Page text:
Unexpectedly, the compendium of hints, tips, and perhaps new ideas for parents continues from Childhood Obesity Awareness Month, on into October. And, speaking of the spooky month, it is not too soon to prepare. NOW is the time for concerned parents to avail themselves of all the collected Halloween suggestions that have appeared here at Childhood Obesity News.
Don’t sleep on it! Just open this link in the search engine of your choice, and have at it!
A community effort
The suggestions fall into large general categories, and we have been looking at motion and the expenditure of calories, but now the topic changes to the acquisition of those calories.
Families are universally urged to plan menus together. This will not prevent the occasional teenager from carefully specifying his wishes, and then refusing to eat the food when bought and served. But cooperation can often be attained by starting young. If a child begins with a sense of being consulted, and of having her wishes respected, she is probably less likely to become the teenager who acts out in such tiresome and annoying ways.
However, wishes are to be respected within parameters. One of the secrets taught in parenting courses is to give the illusion of choice. There can even be genuine choice — like, between a cup of blueberries, a medium-size banana, or a cup of carrots with two tablespoons of hummus.
These examples of 100-calorie snacks are offered by journalist Maria Trimarchi, who suggests getting input from kids by asking them to do the research on healthful noshes. There must be hundreds of potential 100-calorie snacks, and if you can get a child or a committee of them to compile a list, it’s possible that the time they invest in the project could inspire them to become true connoisseurs of the 100-calorie snack.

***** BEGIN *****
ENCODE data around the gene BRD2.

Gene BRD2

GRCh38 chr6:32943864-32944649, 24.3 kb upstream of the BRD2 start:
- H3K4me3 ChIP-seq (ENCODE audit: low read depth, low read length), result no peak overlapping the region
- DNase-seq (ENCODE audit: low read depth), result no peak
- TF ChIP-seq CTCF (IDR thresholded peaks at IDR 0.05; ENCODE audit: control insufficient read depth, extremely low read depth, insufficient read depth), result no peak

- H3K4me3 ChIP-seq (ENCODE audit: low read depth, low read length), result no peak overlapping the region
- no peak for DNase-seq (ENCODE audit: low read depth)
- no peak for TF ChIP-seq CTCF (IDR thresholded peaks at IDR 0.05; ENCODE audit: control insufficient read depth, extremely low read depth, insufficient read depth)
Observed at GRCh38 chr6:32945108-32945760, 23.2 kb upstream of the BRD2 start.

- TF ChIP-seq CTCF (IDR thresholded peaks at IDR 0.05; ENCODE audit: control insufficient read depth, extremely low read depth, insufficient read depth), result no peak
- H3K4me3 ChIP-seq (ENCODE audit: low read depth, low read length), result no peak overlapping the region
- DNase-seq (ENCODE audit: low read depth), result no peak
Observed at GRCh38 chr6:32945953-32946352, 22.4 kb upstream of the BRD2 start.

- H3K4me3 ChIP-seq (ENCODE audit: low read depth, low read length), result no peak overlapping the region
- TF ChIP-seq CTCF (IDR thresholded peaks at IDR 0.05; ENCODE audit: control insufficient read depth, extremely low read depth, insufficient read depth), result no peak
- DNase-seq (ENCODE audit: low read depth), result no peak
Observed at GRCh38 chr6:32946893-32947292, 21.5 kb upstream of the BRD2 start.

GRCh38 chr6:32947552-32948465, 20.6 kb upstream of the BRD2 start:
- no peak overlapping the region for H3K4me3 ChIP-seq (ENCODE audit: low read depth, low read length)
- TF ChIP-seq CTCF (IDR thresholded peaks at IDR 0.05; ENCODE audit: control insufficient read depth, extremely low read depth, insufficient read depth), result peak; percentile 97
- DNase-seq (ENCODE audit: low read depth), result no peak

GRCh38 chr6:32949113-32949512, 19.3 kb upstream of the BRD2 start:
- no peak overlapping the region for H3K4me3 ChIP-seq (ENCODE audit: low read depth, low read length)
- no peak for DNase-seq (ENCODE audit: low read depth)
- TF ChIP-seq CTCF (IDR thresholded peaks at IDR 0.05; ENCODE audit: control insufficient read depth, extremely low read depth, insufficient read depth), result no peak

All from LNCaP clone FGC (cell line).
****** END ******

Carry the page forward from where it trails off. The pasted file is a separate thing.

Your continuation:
Trimarchi has another suggestion which may or may not be solid, and certainly can do no harm even if it doesn’t have a leg to stand on. It’s still worth knowing about for anyone who wants to really take a deep dive into the science of nutrition:
Teaching kids to combine food groups in their snacks adds to a snack’s health factor. Protein and carbohydrates are a good pairing — think cheese and crackers, yogurt and fruit — because the combo is filling enough to sustain you until mealtime.
Nutrition expert Maryann Jacobsen has recommendations about setting up meals. Apparently, the principle of maintaining a brisk rotation is key. Many people in America are able to choose, so make use of that good fortune by not serving the same food two days in a row, if you can help it.
Start early on the habit of not getting into a rut, and don’t let a child go on a “food jag.” If a question arises, calmly state, “We don’t eat the same things every day,” and maybe it will stick. She quotes Lindsay (a speech therapist), of “Food for Thought“:
For most kids who are problem feeders, once they get sick of that food they are jagging on, they completely eliminate it from their repertoire and never reintroduce it again. For a child who already has a limited food repertoire, this is definitely not something you want.
Your responses and feedback are welcome!
Source: “Big Kids: 10 Things Parents Can Do to Fight Childhood Obesity,” HowStuffWorks.com
Source: “The 10 Golden Rules For Exposing Kids To Food (Part 5),” MaryannJacobsen.com, 11/22/13
Photo credit: Iain Farrell on Visualhunt/CC BY-ND